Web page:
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Attorneys Argue for Privacy of Sect Leader's Papers

Attorneys Argue for Privacy of Sect Leader's Papers



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SALT LAKE CITY (AP) -- A judge on Thursday ordered federal prosecutors to wrap up of a review of documents seized during the arrest of polygamist church leader Warren Jeffs and return the papers and electronic equipment by July 2.

U.S. District Judge Dee Benson also ordered federal lawyers not to share the papers with anyone, including lawyers for the sect's $110 million property trust which has a civil action pending against Jeffs.

Prosecutors are combing thousands of pages of letters and electronic documents for evidence in a criminal case against the leader of the Fundamentalist Church of Jesus Christ of Latter Day Saints, who was indicted in March on charges of flight to avoid prosecution.

The cache of evidence includes $54,000 in cash, hundreds of letters and papers, laptop computers, cell phones, debit cards and recording devices along with wigs, sunglasses and other items that could be used as disguises.

The contents of the letters and computer information aren't publicly known. "How much of it could be pertinent to a (flight) case?" Benson asked. "I guess there are some things in those documents that might be pertinent. I'm guessing 99 percent of it won't."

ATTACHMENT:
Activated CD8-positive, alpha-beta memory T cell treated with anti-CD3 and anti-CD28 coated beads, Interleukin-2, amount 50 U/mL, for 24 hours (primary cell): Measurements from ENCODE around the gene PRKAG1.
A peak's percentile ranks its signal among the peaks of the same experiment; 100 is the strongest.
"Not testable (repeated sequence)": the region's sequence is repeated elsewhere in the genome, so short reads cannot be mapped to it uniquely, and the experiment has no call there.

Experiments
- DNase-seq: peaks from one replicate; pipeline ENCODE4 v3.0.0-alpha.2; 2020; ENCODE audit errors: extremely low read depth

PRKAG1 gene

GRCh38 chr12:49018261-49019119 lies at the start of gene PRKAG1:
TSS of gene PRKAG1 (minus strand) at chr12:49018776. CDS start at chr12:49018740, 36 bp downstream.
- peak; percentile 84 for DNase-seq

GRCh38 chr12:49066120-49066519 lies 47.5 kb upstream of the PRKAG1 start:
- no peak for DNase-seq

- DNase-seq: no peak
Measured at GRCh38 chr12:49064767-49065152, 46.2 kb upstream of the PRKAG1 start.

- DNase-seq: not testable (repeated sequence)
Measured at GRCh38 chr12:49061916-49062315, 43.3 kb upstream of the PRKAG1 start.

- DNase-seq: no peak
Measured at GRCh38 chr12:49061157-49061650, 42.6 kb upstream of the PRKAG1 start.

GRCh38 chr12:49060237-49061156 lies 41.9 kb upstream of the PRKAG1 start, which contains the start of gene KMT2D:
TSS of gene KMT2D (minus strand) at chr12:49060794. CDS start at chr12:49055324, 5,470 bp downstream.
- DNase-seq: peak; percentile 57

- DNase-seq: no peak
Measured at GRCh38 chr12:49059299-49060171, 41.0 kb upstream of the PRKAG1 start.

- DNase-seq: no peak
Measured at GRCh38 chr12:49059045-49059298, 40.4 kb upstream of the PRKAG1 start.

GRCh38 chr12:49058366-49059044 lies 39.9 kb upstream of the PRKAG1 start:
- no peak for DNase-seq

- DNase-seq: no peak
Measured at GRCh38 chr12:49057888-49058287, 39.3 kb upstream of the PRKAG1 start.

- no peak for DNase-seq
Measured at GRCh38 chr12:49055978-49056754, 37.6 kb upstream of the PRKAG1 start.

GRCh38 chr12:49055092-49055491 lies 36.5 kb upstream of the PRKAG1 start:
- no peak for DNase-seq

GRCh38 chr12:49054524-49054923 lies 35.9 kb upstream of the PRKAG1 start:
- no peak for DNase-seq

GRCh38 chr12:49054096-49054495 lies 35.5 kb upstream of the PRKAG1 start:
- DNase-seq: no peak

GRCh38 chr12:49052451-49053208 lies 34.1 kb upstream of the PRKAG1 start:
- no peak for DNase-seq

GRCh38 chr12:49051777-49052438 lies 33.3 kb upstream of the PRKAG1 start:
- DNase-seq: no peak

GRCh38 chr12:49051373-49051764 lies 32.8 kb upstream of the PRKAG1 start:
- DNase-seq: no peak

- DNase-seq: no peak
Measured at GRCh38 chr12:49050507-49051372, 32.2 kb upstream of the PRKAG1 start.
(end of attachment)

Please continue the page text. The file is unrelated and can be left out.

Jeffs was arrested in August 2006 during a traffic stop north of Las Vegas. He is currently in Utah's Washington County jail pending a state court trial on felony charges of rape as an accomplice involving an arranged marriage between a 14-year-old church follower and her 19-year-old cousin in 2001.

Per an agreement, a "taint team" of federal lawyers not directly connected to Jeffs' prosecution is sifting through the documents, separating privileged information from items that could be used of evidence.

In court filings, Jeffs' attorneys said the papers were sacred and included private communications and recorded religious revelations that should be kept secret. They said release of the documents would violate Jeffs' religious rights under the First Amendment and the federal Religious Freedom Restoration Act. "These sacred revelations are at the core of the group's religious beliefs, and they cannot be shared with outsiders," Jeffs' attorney Wally Bugden writes.

Benson disallowed that argument Thursday and said attorneys failed to provide any specific examples and that the cleric-communicant or religious information issues can be raised once prosecutors have identified specific documents for evidence. United Effort Plan Trust attorneys think the documents may provide them with information about trust holdings and operations, something they've lacked since 2005 when a Utah court removed the $110 million property trust from Jeffs' control.

For two years, Jeffs has defaulted on court orders to provide the documents. The trust has subpoenaed the government for their release. "I don't want the government involved in this fight between the UEP and Mr. Jeffs," Benson said, adding he had a "sneaking suspicion that Mr. Jeffs' attorneys have somehow been using this court to delay whatever turnover requirements there are in the ongoing battle with the UEP."

Founded in 1942, the trust holds all the property and homes in Hildale, Utah, and Colorado City, Ariz., and also near Bountiful, British Columbia, where most of the estimated 10,000 FLDS members live. FLDS faithful practice polygamy in arranged "spiritual" marriages that often involve pairing teenage girls with older men.

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On the Net: www.ueptrust.com

(Copyright 2007 by The Associated Press. All Rights Reserved.)

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